If the current booming property market crashes, insurers could be hit by a flurry of professional indemnity claims against valuers.
Property litigation expert Paul Lowe of Rosling King said a slump, or even a levelling out, in the property market has historically been accompanied by a rise in claims against property valuers.
In law, valuers are given a limited margin of error, but can be pursued for damages if they step outside this acceptable margin.
"Property price inflation masks over-valuations and sales at inflated prices by swallowing up the valuers' margin of error," Lowe said.
"If property prices fall, losses increase and mistakes by valuers are exposed."
He said the last market peak similar to that being experienced now was in the late 1980s.
Property prices started to drop in 1989, plummeted in 1990 and declined slowly in 1991 and 1992, before stabilising in 1993.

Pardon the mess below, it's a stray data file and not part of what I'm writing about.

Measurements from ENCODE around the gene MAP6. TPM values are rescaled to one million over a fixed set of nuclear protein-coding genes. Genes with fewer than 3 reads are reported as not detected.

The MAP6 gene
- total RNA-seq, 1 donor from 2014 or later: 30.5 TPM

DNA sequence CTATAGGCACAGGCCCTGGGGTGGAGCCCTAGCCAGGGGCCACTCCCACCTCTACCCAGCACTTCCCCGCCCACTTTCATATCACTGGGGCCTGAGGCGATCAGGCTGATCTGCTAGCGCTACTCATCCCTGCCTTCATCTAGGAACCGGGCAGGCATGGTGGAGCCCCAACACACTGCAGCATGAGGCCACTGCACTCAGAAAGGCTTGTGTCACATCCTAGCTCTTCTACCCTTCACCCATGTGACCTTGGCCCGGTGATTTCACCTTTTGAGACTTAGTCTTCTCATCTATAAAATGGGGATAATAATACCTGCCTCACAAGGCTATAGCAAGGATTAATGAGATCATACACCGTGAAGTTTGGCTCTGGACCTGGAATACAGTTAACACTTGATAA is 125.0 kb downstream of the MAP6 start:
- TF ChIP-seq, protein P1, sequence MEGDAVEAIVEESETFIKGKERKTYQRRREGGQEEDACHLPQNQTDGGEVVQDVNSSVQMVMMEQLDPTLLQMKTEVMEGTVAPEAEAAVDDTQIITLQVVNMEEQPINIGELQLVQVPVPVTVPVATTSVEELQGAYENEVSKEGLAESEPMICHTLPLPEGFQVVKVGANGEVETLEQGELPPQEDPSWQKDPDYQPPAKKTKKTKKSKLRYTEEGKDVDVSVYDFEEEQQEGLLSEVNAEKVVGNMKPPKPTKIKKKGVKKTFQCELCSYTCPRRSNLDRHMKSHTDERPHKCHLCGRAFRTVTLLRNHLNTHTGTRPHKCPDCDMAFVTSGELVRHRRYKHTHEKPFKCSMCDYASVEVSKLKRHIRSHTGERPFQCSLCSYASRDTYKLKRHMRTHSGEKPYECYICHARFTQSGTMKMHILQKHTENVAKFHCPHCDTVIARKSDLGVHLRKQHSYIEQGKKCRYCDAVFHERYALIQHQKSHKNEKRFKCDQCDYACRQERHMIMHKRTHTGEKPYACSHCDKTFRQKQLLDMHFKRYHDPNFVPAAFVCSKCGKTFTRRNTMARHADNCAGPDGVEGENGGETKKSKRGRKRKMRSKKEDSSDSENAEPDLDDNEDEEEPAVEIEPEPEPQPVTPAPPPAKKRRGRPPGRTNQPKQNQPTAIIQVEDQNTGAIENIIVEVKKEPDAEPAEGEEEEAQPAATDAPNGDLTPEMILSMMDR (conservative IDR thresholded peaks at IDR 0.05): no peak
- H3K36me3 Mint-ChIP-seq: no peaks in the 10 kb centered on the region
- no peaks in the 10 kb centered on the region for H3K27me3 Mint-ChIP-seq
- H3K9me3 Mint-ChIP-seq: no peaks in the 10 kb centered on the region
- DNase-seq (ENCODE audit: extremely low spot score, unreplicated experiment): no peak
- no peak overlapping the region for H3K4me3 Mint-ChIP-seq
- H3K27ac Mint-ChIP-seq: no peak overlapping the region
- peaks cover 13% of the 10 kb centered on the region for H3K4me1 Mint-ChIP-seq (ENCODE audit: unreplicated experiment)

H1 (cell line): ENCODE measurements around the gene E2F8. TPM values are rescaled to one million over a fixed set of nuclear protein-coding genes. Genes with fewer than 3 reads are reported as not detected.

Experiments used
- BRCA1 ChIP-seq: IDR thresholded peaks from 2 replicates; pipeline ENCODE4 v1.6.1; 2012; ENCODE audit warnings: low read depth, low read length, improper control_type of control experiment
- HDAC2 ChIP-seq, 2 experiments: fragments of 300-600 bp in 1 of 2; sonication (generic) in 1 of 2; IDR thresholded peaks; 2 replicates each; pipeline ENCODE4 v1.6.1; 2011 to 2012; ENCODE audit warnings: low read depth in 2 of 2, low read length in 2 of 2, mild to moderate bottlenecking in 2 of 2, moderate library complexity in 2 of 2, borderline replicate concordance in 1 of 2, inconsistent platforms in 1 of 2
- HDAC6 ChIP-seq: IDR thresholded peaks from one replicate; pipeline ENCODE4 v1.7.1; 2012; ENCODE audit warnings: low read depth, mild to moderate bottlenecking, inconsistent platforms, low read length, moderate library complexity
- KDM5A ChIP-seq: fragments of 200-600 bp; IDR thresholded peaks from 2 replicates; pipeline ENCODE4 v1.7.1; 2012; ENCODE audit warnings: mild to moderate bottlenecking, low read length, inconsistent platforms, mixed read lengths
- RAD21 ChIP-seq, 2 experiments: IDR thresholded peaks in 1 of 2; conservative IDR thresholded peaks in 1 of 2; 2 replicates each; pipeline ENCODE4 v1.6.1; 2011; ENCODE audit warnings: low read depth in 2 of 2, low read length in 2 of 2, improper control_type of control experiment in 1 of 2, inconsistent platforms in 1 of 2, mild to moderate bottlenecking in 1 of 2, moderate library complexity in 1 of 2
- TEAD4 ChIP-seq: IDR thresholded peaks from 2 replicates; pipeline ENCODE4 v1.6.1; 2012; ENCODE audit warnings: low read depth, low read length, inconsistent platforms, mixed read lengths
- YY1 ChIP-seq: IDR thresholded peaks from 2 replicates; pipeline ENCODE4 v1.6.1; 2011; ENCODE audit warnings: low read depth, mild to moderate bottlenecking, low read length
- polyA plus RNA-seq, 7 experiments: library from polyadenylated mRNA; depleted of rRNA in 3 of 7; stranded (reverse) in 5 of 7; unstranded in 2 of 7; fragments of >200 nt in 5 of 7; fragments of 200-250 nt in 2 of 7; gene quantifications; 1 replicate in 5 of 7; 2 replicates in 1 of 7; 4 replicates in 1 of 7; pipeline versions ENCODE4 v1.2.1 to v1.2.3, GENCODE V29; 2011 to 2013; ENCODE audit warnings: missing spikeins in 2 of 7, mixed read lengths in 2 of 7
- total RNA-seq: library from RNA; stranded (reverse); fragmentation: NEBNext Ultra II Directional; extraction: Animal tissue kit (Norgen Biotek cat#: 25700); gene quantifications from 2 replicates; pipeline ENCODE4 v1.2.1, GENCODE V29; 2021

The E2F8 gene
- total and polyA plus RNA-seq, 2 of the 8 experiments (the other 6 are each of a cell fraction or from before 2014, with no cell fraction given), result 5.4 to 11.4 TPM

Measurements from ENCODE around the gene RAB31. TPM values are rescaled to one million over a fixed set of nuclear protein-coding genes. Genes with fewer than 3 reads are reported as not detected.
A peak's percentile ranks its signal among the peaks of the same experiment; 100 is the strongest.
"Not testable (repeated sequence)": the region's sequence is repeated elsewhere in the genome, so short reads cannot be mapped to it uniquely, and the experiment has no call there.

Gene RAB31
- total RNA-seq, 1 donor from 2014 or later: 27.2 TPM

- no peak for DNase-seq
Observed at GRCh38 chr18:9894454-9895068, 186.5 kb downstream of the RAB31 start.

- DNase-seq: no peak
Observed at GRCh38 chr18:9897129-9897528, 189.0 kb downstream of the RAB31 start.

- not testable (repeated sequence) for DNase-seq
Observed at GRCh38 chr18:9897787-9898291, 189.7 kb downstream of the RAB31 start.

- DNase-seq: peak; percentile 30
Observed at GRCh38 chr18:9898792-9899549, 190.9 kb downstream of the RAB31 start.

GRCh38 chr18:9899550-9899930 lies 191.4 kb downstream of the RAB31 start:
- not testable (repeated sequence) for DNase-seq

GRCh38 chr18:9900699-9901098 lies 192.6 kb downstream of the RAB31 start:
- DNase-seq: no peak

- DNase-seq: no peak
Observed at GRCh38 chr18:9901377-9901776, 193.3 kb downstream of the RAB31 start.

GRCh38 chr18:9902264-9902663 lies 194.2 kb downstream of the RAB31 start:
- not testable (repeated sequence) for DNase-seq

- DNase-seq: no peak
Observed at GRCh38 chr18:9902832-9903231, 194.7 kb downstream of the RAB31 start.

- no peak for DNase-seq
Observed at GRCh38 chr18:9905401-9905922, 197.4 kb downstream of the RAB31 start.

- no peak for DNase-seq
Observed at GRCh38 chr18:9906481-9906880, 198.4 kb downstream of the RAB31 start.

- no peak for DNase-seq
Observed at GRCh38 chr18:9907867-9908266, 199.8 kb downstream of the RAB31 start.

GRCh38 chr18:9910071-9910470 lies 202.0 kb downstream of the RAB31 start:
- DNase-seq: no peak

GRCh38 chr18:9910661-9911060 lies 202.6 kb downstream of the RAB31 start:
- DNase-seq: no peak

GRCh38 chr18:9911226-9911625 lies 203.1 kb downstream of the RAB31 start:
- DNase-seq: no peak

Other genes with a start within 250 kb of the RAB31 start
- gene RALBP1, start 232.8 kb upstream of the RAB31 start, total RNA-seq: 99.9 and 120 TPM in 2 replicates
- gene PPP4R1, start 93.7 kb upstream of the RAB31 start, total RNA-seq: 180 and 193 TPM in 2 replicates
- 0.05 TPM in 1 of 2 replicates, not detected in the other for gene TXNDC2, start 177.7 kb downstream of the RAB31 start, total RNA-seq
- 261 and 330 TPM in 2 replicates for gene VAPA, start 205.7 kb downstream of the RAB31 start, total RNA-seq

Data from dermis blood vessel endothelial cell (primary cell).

"If the economic pattern from 1990 to 1993 were to be repeated in late 2002, 2003 and onwards, it's the valuations that are being carried out now and in the next 12 to 18 months that will be exposing insurers to the greatest losses," he said.
Lowe said it was unlikely the property market would fall as it did in 1990, but that any localised fall or levelling out of values could be exacerbated by unemployment problems, increases in tax burdens and interest rates.
He said underwriters could use a number of risk management techniques to minimise their risks.
These include setting limits on the geographical area in which the valuer operates, considering auditing valuations and restricting the valuers' access to the purchase price or mortgage amount.